Summer Squash Pizza https://smittenkitchen.com/2016/08/summer-squash-pizza/


Adapted from Jim Lahey at the Sullivan Street Bakery

1 tablespoon olive oil, plus more for fingertips

1 recipe pizza dough (below) or about a 2/3 volume of my lazy fitted-to-your-schedule favorite or your favorite, whichever it may be

2 1/2 pounds (about 5 small-medium or 3 large) zucchini or other summer squash, trimmed

1 1/2 teaspoons fine sea salt

2 cups (8 ounces) coarsely grated gruyere cheese

2 to 3 tablespoons plain breadcrumbs

Heat your oven to 500°F with a rack in the center. Brush either 1 13×18-inch rimmed half-sheet pan or 2 9×13-inch quarter-sheet pans (as I do) with olive oil. Divide your dough in half and use oiled fingertips to pull, stretch, nudge and press the dough across the bottom of the pan. The dough will be thin and imperfect; just try to get it even. If holes form, just pinch them together.

Use a food processor with a grater attachment or the large holes of a box grater to grate the zucchini. In a large bowl, toss together the zucchini and salt. Let stand for 20 to 30 minutes (more, if you have the time), until the zucchini has wilted and released its water. Drain the zucchini in a colander and then use your hands to squeeze out as much water as possible, a fistful at a time. Back in the large bowl (wiped out if still wet), toss the zucchini with the gruyere shreds, being sure to break up any clumps of zucchini. Taste the mixture; it should be seasoned enough from the salt, but you can add more, plus ground pepper or pepper flakes if desired.

Spread the zucchini mixture over the dough(s), going all the way to the edges of the pan and piling it a bit thicker at the edges, where it will brown first. Sprinkle messily with the bread crumbs.

Bake for 20 to 25 minutes, until the topping is golden. Remove from oven, cut into squares and dig in.

Jim Lahey’s Basic Pizza Dough
This is halved and modified a bit

2 cups minus 1 tablespoon (250 grams) all-purpose or bread flour
1 1/4 teaspoons (5 grams) instant or active dry yeast
A heaped 1/4 teaspoon fine sea or table salt
2/3 cups (150 grams) room temperature water

In a medium bowl, stir together the flour, yeast and salt. Add the water and, using a wooden spoon or your hand, mix until well blended, about 30 seconds. Cover the bowl and let sit at room temperature until the dough has more than doubled in volume, about 2 hours. Continue using instructions above.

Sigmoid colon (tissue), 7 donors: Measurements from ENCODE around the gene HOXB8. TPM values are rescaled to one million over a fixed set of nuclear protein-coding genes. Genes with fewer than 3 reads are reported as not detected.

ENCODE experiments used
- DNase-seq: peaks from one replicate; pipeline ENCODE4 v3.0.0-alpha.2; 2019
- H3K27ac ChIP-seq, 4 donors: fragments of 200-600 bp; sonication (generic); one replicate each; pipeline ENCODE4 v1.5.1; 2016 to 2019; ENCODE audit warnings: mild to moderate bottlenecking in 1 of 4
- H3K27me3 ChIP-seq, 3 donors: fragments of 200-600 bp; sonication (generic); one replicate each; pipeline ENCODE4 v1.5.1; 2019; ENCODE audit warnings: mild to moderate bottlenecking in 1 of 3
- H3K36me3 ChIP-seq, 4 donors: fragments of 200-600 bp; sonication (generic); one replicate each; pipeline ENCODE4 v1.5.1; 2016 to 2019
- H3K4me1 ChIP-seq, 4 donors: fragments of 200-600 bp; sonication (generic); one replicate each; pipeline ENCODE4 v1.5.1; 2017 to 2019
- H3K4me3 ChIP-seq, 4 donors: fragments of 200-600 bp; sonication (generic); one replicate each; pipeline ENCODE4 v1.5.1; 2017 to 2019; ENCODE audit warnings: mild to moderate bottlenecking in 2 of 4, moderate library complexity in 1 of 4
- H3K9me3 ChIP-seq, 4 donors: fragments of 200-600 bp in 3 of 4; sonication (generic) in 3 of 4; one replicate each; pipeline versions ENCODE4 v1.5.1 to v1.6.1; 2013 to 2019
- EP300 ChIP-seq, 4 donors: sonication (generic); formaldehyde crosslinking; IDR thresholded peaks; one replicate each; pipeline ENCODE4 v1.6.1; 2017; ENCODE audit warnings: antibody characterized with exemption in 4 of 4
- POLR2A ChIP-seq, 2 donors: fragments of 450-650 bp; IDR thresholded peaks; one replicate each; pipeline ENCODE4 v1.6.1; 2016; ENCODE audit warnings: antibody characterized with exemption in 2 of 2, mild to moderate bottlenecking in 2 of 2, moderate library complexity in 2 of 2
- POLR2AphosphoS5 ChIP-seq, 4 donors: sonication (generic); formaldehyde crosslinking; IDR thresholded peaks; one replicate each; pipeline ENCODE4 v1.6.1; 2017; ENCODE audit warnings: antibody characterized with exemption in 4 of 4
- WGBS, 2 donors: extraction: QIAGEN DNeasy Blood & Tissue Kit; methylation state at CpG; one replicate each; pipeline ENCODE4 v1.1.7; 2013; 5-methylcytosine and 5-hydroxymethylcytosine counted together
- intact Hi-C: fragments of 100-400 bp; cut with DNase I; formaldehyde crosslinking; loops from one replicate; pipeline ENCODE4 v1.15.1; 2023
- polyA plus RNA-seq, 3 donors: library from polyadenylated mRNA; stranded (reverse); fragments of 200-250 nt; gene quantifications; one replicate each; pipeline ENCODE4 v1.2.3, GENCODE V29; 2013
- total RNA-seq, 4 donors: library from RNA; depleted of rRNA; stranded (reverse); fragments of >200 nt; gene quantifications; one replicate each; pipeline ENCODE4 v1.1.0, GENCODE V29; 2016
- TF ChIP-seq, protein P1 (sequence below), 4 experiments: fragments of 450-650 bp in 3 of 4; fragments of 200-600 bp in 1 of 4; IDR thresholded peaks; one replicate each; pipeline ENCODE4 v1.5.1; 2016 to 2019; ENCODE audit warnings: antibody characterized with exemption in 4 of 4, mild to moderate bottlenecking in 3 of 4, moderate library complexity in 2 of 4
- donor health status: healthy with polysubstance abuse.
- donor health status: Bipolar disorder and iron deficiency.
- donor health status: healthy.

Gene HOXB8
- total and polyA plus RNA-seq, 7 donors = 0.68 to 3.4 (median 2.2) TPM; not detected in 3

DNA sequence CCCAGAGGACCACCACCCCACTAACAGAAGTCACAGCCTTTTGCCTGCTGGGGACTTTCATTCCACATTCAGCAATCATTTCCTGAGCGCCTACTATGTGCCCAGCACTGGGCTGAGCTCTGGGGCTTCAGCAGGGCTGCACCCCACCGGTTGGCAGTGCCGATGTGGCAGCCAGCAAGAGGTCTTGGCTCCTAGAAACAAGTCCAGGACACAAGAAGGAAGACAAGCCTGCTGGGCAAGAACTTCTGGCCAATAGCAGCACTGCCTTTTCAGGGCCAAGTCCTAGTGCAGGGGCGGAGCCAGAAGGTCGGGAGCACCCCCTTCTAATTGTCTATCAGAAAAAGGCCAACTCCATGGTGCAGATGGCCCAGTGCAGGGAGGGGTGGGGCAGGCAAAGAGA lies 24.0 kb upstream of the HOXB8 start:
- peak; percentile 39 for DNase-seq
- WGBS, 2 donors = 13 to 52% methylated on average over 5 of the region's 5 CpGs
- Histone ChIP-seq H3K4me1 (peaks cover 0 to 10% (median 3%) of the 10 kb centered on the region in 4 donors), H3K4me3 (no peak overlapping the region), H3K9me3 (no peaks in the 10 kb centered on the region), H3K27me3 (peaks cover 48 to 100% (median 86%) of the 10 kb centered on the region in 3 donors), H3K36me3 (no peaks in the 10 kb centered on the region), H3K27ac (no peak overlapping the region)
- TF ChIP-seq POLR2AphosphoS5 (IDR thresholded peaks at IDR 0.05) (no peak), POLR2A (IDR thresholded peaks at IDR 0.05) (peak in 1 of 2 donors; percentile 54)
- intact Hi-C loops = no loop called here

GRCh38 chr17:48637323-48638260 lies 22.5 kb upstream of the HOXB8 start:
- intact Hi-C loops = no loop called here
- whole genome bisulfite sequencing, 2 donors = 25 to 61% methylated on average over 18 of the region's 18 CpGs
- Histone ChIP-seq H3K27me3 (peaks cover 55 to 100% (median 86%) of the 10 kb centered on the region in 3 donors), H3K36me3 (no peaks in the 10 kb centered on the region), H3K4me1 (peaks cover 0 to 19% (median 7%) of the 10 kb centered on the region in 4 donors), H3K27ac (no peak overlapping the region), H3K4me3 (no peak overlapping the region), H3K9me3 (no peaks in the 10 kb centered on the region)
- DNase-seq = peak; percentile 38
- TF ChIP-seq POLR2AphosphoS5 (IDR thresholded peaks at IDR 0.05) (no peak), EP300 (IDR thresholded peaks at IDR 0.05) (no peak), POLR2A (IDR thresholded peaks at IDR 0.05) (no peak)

Zucchini, Rice and Cheese Gratin (Tian de Courgettes au Riz)  https://smittenkitchen.com/2015/09/zucchini-rice-cheese-gratin/



From Julia Child’s Mastering the Art of French Cooking, Volume II

A big update! Several people asked very logical questions after this was published such as: If you drained 2 1/2 cups liquid from the zucchini and need to add 2 1/2 cups liquid back, is that salting and draining process necessary? Related to this, it sounds like many people who did not get 2 1/2 cups liquid from their zucchini and thus added some back found the end results soupy? Also asked: Is the flour absolutely necessary? And does the rice have to be parboiled, can’t you just bake the gratin longer?

And so I retested this several ways and found that you could skip the flour, skip the salting and draining and even skip the parboiling and it all worked out! Note: It takes much longer to cook the gratin this way, even if you parboil the rice (thus I’m advising you don’t even bother because it doesn’t save enough time) mostly because it seems to take a long time for the zucchini shreds to release enough liquid to cook the rice. You’ll want to give yourself at least 90 minutes including prep time. This may or may not make it worth it, so I left the original instructions as a second set below. Finally, you’ll need to add 1/2 cup liquid to the uncooked rice to make up for what it would have absorbed in parboiling.

Butter for dish

2 1/2 pounds (about 1 1/8 kg) zucchini

2 1/2 teaspoons kosher salt (I use Diamond brand, use 1 1/2 of other brands)

1/2 cup (90 grams) plain, uncooked white rice

1 medium onion, minced (about 1 cup)

5 tablespoons (75 ml) olive oil, divided

2 large cloves garlic, mashed or finely minced